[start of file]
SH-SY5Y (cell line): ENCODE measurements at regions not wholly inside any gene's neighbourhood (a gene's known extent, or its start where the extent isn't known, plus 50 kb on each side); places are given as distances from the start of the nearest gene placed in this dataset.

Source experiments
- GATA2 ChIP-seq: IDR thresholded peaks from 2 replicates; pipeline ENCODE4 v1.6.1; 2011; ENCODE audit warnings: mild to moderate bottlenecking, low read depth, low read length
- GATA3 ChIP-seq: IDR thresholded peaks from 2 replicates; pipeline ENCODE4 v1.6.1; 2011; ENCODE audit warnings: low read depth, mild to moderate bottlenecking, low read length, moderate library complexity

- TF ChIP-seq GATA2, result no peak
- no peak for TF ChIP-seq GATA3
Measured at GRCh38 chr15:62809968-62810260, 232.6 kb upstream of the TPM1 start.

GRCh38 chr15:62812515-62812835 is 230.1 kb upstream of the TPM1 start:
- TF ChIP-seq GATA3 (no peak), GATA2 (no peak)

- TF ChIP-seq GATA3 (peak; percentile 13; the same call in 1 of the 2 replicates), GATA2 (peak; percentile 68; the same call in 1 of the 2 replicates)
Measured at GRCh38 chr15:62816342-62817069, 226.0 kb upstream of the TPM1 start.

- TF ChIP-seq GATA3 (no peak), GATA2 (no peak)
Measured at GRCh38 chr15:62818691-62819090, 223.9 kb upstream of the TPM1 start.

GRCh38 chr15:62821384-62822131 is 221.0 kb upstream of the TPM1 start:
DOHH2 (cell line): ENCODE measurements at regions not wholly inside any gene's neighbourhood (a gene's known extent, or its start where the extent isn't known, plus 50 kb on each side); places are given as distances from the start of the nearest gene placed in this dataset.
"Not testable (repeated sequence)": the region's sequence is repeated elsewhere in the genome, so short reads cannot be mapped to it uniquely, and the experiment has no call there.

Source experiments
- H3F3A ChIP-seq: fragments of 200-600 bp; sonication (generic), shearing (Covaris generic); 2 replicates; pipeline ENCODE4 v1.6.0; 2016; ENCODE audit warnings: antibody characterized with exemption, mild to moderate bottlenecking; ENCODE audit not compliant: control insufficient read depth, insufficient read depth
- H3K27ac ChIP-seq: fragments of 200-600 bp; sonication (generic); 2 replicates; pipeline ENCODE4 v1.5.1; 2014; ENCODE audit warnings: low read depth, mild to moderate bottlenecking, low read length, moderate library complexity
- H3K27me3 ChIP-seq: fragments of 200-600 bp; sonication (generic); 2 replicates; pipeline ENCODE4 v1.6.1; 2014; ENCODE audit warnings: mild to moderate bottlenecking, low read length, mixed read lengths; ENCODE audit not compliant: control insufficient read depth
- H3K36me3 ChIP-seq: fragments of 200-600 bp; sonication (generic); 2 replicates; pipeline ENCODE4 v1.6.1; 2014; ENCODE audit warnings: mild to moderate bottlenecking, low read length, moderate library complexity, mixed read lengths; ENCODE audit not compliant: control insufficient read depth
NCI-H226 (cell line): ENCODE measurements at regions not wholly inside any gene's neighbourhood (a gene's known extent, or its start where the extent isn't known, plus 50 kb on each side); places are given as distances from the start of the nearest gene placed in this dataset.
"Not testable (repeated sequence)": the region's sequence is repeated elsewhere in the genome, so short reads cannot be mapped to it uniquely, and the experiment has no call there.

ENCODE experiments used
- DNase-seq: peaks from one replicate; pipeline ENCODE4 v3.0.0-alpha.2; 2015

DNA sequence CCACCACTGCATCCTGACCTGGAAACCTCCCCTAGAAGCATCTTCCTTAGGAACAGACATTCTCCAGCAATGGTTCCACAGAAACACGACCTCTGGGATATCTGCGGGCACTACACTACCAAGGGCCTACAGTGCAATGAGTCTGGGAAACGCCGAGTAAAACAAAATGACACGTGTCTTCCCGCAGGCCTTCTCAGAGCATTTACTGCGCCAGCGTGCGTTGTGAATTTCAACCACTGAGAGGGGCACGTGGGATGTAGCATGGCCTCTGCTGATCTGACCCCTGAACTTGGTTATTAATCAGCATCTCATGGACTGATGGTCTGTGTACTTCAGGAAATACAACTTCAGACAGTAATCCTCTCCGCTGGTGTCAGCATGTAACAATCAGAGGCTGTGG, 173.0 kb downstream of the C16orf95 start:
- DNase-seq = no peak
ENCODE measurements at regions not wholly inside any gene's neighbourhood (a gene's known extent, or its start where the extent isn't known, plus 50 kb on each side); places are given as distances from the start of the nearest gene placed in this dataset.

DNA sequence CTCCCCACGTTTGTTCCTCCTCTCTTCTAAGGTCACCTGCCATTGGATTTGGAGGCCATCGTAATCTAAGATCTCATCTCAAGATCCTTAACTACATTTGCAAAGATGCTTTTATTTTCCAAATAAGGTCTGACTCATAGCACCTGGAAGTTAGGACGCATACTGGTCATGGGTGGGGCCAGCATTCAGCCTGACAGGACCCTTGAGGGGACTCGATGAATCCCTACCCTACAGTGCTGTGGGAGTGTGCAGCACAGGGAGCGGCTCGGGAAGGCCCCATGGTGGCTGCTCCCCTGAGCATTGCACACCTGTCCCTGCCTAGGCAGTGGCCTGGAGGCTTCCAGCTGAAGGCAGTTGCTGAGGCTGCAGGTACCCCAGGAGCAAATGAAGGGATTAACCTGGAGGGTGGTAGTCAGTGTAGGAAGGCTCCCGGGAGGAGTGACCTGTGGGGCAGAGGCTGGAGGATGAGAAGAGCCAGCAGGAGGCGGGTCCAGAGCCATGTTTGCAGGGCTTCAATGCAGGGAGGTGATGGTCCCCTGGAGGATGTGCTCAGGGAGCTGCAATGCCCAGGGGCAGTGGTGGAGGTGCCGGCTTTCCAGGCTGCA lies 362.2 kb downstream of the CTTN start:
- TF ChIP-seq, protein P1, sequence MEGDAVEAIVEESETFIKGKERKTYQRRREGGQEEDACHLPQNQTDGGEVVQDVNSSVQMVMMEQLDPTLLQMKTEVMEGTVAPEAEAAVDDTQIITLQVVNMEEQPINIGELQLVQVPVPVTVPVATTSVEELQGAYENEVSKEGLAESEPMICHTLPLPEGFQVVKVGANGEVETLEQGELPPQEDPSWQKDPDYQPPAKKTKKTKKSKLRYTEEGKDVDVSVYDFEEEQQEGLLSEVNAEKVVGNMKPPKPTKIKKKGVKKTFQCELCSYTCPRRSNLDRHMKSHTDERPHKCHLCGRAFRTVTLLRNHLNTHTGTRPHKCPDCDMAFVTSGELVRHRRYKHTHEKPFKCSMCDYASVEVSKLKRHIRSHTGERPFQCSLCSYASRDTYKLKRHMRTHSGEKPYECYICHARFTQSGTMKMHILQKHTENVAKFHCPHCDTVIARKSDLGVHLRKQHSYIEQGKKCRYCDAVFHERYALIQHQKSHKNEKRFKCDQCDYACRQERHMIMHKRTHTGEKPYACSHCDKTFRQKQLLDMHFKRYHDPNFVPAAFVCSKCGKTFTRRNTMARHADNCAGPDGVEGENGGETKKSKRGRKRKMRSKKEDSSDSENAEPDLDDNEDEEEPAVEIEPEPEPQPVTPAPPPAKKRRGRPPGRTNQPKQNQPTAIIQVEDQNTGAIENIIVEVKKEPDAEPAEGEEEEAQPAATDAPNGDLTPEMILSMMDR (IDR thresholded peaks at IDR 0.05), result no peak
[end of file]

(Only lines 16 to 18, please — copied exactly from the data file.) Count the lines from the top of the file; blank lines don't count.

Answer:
"Not testable (repeated sequence)": the region's sequence is repeated elsewhere in the genome, so short reads cannot be mapped to it uniquely, and the experiment has no call there.

Source experiments
- H3F3A ChIP-seq: fragments of 200-600 bp; sonication (generic), shearing (Covaris generic); 2 replicates; pipeline ENCODE4 v1.6.0; 2016; ENCODE audit warnings: antibody characterized with exemption, mild to moderate bottlenecking; ENCODE audit not compliant: control insufficient read depth, insufficient read depth